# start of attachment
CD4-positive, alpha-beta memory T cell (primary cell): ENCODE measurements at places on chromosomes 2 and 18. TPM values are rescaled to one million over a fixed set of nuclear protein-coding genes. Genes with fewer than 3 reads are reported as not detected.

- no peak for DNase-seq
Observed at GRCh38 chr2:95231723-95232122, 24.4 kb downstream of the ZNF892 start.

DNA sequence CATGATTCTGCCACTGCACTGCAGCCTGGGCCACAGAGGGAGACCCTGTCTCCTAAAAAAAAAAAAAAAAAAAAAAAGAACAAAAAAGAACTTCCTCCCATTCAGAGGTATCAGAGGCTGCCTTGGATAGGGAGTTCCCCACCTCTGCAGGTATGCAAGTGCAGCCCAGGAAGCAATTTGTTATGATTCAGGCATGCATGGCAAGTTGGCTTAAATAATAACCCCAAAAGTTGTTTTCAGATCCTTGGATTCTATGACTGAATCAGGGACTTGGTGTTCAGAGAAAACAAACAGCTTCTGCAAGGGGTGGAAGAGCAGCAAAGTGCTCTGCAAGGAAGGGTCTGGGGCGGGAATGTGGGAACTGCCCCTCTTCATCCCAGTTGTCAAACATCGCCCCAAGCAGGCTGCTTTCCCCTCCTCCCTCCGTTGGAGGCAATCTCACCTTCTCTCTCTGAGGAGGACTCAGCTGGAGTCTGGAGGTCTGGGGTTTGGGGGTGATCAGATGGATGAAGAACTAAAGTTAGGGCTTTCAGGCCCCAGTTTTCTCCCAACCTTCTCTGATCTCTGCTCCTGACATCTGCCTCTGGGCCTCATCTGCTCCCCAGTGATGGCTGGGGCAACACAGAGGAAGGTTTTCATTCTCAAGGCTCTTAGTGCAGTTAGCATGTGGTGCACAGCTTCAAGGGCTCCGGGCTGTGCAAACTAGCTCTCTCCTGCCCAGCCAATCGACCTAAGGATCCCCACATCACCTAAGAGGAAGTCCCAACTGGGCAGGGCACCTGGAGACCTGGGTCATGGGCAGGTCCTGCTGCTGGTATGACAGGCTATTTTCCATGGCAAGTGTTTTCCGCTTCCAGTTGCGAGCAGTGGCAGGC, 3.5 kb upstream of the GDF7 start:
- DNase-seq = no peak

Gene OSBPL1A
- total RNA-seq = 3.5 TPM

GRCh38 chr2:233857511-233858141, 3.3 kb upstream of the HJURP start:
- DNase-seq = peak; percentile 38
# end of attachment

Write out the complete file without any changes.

CD4-positive, alpha-beta memory T cell (primary cell): ENCODE measurements at places on chromosomes 2 and 18. TPM values are rescaled to one million over a fixed set of nuclear protein-coding genes. Genes with fewer than 3 reads are reported as not detected.

- no peak for DNase-seq
Observed at GRCh38 chr2:95231723-95232122, 24.4 kb downstream of the ZNF892 start.

DNA sequence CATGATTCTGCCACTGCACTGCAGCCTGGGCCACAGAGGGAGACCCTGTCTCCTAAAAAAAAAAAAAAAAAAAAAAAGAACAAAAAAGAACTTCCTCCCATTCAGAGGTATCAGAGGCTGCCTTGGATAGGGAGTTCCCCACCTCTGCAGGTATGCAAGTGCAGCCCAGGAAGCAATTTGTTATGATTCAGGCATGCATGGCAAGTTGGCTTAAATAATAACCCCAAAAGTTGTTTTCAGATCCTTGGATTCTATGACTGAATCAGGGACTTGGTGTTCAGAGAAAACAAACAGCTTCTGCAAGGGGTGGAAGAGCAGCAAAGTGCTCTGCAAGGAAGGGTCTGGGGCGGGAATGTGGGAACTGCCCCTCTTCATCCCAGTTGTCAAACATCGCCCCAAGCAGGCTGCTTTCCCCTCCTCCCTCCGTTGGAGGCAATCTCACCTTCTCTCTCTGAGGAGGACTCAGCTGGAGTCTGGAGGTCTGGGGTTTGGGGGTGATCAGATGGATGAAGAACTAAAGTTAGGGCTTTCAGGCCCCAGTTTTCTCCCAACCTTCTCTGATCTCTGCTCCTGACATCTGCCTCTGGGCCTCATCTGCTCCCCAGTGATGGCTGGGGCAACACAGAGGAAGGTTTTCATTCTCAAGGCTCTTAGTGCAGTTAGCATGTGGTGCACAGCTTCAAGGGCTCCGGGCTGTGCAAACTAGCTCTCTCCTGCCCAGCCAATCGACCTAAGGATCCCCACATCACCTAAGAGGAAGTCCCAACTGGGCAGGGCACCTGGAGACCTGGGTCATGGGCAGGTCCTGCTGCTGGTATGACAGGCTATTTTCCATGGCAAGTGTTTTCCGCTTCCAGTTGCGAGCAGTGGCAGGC, 3.5 kb upstream of the GDF7 start:
- DNase-seq = no peak

Gene OSBPL1A
- total RNA-seq = 3.5 TPM

GRCh38 chr2:233857511-233858141, 3.3 kb upstream of the HJURP start:
- DNase-seq = peak; percentile 38